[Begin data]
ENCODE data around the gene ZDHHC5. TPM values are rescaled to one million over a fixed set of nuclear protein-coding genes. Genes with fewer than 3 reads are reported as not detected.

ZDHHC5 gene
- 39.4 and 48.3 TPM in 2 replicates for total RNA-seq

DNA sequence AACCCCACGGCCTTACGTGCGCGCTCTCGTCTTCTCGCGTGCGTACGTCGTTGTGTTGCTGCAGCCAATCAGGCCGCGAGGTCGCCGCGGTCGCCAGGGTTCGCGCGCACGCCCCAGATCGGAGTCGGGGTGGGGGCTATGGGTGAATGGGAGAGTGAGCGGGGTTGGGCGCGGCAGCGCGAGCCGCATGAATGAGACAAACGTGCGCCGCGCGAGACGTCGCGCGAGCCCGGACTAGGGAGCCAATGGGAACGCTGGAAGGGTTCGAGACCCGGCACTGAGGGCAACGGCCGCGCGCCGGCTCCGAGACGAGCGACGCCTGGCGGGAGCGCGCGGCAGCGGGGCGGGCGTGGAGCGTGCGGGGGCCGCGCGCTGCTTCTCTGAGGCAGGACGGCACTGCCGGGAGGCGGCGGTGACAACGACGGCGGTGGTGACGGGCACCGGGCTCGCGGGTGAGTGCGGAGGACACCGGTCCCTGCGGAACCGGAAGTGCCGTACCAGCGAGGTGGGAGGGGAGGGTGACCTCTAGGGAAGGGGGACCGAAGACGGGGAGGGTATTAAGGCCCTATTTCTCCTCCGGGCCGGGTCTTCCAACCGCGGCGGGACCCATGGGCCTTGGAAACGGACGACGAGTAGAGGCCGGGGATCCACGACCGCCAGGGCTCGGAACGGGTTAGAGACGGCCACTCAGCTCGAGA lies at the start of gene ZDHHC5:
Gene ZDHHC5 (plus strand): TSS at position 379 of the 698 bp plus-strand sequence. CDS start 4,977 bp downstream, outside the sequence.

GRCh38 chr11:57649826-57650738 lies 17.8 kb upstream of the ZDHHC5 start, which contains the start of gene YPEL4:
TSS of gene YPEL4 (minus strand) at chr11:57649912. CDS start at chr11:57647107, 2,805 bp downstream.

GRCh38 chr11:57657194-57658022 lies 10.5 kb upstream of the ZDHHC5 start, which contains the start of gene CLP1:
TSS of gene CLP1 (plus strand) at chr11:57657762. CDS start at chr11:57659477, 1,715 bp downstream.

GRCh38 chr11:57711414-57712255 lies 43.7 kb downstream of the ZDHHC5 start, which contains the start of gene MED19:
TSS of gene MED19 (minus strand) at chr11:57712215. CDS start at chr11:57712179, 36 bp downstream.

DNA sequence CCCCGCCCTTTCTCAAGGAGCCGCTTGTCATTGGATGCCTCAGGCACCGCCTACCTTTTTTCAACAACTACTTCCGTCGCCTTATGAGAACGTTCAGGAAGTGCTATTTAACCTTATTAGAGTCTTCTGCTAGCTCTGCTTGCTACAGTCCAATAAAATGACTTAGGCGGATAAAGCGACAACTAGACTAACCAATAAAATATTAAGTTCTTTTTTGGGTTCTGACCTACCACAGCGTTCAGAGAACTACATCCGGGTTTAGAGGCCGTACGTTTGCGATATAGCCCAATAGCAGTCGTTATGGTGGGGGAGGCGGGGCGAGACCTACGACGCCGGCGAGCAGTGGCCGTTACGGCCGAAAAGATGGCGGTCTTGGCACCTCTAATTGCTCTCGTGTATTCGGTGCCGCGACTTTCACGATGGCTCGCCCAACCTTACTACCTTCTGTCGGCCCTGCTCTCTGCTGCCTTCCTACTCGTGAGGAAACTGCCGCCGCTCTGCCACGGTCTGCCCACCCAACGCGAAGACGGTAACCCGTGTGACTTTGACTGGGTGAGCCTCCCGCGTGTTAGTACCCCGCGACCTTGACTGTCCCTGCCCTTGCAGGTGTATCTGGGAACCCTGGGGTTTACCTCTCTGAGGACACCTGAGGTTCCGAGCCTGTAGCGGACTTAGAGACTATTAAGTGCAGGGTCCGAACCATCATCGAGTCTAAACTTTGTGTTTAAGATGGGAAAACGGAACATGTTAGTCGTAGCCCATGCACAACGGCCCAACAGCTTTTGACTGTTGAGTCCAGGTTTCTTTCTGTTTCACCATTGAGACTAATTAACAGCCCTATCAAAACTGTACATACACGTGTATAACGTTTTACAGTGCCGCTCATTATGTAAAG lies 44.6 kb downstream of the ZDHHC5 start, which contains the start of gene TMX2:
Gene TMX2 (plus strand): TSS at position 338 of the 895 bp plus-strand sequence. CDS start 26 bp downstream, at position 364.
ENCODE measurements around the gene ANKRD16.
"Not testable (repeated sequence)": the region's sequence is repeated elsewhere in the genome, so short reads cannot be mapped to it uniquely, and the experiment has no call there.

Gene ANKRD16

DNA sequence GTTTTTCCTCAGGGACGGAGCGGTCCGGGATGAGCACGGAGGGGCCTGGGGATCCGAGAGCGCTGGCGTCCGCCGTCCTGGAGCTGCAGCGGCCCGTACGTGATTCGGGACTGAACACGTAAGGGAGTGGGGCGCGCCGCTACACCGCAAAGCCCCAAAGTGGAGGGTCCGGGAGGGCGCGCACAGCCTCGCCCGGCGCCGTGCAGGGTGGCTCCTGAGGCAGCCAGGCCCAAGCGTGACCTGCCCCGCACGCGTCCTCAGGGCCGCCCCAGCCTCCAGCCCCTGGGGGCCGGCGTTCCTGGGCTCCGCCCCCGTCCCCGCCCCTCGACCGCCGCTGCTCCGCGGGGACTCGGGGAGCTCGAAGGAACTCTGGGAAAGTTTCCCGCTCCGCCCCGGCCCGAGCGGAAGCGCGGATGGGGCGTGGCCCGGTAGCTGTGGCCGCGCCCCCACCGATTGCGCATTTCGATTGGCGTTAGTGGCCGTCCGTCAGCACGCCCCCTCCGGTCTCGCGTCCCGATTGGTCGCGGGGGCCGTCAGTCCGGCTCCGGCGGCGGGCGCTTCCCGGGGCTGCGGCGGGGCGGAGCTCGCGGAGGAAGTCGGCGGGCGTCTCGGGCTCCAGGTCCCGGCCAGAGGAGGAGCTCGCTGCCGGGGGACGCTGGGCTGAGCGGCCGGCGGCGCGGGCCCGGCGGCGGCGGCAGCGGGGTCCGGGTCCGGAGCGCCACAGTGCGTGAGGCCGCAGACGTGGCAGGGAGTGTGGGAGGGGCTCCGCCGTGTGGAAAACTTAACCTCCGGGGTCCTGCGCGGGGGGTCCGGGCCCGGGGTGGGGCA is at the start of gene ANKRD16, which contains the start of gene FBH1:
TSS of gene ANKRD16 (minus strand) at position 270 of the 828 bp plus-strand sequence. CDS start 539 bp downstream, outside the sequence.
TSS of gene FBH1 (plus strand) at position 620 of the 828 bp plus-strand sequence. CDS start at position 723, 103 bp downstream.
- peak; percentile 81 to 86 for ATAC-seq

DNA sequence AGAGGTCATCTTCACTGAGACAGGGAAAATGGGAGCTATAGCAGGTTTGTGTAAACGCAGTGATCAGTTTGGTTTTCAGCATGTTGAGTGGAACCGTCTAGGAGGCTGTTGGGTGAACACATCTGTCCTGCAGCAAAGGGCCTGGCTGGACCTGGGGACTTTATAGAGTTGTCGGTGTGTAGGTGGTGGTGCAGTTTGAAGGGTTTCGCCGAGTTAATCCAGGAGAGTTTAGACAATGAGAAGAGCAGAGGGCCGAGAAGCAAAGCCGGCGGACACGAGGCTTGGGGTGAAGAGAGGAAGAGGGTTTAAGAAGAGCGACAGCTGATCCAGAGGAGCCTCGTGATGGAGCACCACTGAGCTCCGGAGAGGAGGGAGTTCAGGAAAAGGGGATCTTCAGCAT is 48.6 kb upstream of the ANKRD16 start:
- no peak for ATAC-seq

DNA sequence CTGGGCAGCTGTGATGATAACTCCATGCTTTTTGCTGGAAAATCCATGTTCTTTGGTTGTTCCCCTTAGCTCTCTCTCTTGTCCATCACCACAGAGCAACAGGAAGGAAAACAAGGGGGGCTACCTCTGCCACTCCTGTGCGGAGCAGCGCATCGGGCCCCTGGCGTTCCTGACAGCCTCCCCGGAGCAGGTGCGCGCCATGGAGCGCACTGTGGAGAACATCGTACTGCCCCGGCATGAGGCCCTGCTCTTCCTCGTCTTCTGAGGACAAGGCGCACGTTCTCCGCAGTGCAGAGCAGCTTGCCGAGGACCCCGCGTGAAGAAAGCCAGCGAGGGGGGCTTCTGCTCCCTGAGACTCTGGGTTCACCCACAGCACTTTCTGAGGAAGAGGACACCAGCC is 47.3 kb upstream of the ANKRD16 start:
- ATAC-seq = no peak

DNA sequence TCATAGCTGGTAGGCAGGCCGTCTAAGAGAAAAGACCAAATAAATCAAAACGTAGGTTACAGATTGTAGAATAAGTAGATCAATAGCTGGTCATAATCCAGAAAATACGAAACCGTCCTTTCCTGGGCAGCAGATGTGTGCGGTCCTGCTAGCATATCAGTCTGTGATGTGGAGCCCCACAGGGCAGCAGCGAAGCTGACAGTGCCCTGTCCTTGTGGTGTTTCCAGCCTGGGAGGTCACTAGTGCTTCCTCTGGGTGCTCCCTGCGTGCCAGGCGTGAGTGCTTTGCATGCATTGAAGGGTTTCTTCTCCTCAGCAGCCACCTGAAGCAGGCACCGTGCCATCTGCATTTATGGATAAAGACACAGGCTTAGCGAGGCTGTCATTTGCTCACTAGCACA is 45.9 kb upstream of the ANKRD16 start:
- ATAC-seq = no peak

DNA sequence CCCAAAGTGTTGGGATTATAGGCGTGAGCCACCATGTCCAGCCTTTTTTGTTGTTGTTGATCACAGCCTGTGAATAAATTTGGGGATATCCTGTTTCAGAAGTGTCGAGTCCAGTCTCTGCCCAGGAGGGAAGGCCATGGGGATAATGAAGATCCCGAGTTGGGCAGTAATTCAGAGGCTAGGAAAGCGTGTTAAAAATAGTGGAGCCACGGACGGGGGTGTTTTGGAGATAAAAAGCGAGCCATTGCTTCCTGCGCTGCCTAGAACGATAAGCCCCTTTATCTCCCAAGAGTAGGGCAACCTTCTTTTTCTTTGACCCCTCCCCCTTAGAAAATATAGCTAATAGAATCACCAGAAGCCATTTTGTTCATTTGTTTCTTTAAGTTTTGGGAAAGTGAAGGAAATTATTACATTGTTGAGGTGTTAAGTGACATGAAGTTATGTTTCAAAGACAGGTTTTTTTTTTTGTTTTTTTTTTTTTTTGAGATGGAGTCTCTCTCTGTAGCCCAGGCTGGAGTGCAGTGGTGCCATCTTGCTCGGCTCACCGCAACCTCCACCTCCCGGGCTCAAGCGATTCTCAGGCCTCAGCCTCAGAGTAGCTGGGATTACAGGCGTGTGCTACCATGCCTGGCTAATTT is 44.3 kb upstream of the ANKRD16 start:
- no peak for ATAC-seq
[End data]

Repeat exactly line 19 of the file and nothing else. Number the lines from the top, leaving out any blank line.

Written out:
TSS of gene FBH1 (plus strand) at position 620 of the 828 bp plus-strand sequence. CDS start at position 723, 103 bp downstream.